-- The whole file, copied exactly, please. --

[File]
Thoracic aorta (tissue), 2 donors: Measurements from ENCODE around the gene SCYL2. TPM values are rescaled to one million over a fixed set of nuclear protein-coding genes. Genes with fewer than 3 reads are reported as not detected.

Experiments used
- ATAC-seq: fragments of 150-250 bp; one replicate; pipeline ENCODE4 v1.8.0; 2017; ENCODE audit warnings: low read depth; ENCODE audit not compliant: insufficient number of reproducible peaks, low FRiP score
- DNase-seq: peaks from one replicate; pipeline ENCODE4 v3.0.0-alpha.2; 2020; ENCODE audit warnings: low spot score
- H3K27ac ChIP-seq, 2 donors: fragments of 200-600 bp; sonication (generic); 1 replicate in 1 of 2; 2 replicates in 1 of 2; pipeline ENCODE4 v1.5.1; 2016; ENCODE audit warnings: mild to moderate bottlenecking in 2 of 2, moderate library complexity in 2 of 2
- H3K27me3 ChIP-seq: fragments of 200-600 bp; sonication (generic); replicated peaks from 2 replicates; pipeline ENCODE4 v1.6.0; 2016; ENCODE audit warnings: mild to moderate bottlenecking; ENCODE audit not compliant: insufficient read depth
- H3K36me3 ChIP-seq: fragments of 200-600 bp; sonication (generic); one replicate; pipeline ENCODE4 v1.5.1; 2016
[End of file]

Thoracic aorta (tissue), 2 donors: Measurements from ENCODE around the gene SCYL2. TPM values are rescaled to one million over a fixed set of nuclear protein-coding genes. Genes with fewer than 3 reads are reported as not detected.

Experiments used
- ATAC-seq: fragments of 150-250 bp; one replicate; pipeline ENCODE4 v1.8.0; 2017; ENCODE audit warnings: low read depth; ENCODE audit not compliant: insufficient number of reproducible peaks, low FRiP score
- DNase-seq: peaks from one replicate; pipeline ENCODE4 v3.0.0-alpha.2; 2020; ENCODE audit warnings: low spot score
- H3K27ac ChIP-seq, 2 donors: fragments of 200-600 bp; sonication (generic); 1 replicate in 1 of 2; 2 replicates in 1 of 2; pipeline ENCODE4 v1.5.1; 2016; ENCODE audit warnings: mild to moderate bottlenecking in 2 of 2, moderate library complexity in 2 of 2
- H3K27me3 ChIP-seq: fragments of 200-600 bp; sonication (generic); replicated peaks from 2 replicates; pipeline ENCODE4 v1.6.0; 2016; ENCODE audit warnings: mild to moderate bottlenecking; ENCODE audit not compliant: insufficient read depth
- H3K36me3 ChIP-seq: fragments of 200-600 bp; sonication (generic); one replicate; pipeline ENCODE4 v1.5.1; 2016